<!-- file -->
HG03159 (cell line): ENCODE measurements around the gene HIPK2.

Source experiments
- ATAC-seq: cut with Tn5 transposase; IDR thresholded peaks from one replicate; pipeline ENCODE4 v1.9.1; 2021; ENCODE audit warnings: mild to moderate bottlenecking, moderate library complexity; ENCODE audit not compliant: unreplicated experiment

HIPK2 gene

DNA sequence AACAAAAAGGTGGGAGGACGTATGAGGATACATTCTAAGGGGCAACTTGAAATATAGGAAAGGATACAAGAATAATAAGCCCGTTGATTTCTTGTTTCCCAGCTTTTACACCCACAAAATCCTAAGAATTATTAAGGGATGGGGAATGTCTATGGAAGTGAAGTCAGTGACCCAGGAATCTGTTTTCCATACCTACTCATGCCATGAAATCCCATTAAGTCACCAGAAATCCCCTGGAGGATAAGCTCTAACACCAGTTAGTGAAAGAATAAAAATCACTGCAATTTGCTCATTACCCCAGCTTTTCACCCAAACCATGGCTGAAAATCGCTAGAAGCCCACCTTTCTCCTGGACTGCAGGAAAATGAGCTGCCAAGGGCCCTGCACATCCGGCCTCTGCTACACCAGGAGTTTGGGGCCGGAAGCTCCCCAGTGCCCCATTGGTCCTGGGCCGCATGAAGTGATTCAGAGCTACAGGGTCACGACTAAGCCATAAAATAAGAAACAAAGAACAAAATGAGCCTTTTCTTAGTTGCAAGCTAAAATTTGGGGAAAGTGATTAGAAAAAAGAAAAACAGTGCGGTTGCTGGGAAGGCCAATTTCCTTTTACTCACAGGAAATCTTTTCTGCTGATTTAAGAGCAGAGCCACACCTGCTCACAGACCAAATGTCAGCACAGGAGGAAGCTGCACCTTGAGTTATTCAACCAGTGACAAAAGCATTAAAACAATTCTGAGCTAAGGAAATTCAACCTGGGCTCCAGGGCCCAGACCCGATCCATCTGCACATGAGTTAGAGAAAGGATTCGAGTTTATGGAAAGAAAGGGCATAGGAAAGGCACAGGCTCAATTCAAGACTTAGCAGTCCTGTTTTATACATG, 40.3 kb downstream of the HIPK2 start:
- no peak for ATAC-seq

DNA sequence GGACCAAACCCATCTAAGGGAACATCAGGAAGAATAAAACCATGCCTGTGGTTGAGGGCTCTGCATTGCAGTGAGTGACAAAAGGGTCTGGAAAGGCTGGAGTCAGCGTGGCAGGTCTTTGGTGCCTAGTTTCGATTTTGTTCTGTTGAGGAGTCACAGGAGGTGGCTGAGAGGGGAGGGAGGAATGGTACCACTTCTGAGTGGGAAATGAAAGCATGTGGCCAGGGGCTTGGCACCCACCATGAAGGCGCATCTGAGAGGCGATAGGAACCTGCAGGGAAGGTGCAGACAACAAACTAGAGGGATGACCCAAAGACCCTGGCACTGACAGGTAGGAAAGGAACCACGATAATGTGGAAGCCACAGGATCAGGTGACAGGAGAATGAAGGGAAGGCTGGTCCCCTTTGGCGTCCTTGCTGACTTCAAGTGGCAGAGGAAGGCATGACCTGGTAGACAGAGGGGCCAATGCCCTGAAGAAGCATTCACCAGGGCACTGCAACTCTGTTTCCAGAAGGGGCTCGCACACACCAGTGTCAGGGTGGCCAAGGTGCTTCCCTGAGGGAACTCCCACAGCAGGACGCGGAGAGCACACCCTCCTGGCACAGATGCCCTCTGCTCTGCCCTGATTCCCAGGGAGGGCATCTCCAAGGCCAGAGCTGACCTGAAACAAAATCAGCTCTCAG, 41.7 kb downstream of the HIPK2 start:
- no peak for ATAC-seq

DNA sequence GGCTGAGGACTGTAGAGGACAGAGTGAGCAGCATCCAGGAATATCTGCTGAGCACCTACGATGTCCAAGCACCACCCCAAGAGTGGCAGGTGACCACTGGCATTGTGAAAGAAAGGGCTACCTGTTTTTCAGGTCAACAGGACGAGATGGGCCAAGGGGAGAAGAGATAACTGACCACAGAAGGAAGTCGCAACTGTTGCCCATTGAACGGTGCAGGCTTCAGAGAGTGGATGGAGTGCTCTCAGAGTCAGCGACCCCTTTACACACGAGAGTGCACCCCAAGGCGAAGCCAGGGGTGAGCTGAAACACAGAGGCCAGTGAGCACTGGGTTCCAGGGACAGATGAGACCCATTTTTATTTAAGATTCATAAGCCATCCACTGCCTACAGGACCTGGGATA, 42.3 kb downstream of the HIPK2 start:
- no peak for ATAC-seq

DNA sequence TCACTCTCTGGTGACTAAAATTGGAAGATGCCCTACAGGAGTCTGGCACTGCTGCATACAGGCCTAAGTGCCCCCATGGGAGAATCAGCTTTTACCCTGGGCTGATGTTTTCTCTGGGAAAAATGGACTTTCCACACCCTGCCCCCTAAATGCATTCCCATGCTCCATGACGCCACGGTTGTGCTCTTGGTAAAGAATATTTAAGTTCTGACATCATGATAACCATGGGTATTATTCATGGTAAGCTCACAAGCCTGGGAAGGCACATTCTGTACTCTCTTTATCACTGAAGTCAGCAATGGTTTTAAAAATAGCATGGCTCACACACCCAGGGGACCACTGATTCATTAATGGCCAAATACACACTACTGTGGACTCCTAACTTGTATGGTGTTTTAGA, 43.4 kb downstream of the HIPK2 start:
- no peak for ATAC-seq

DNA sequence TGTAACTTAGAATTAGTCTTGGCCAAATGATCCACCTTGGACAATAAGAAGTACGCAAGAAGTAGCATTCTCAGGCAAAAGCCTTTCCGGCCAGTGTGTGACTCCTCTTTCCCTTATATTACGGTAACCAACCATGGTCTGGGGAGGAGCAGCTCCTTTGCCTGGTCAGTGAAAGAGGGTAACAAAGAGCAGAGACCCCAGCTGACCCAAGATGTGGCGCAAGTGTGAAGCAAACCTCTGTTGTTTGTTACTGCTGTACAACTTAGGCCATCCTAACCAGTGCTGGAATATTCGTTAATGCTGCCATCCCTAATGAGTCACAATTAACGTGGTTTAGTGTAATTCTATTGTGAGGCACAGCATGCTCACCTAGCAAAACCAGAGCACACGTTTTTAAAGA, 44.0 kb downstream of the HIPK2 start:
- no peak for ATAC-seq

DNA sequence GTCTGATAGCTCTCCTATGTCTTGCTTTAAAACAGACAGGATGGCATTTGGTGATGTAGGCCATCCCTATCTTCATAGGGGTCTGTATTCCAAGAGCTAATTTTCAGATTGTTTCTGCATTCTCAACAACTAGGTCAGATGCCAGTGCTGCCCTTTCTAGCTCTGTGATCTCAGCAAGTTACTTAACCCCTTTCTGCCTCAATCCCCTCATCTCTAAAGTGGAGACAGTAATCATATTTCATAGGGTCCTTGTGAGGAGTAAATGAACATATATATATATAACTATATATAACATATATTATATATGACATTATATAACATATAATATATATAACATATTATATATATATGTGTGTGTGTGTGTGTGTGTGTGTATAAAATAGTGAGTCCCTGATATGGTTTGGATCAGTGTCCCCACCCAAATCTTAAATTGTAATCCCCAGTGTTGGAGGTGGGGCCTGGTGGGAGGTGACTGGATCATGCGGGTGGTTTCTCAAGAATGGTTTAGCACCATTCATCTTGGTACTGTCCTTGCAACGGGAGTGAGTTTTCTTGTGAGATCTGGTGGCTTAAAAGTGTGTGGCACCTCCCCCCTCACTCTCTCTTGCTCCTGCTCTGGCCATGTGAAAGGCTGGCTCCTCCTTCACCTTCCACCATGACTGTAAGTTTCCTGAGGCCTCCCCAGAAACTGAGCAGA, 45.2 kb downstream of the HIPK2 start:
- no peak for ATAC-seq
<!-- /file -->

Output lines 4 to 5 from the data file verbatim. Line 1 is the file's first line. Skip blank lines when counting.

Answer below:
HIPK2 gene

DNA sequence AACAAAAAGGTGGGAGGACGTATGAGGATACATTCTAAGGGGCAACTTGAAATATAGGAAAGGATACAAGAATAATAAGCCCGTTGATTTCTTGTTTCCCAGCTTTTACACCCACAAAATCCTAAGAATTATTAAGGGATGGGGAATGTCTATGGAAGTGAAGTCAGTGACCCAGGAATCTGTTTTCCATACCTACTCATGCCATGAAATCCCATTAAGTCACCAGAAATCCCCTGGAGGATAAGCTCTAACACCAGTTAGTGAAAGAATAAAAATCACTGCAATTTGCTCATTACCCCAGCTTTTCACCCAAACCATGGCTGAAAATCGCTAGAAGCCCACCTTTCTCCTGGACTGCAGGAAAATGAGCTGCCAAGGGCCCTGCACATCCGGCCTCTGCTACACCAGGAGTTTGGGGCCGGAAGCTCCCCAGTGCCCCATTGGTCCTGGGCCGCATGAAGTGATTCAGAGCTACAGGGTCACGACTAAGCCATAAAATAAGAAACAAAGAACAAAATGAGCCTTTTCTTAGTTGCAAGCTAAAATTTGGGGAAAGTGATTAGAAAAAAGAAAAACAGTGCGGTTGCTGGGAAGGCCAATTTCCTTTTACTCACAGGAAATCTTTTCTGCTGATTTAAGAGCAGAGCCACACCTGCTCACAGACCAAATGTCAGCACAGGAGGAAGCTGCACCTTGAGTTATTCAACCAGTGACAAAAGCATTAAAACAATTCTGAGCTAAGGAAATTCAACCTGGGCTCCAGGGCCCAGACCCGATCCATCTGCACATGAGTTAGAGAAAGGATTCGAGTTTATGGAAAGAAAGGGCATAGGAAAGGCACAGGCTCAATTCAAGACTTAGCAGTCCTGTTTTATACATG, 40.3 kb downstream of the HIPK2 start: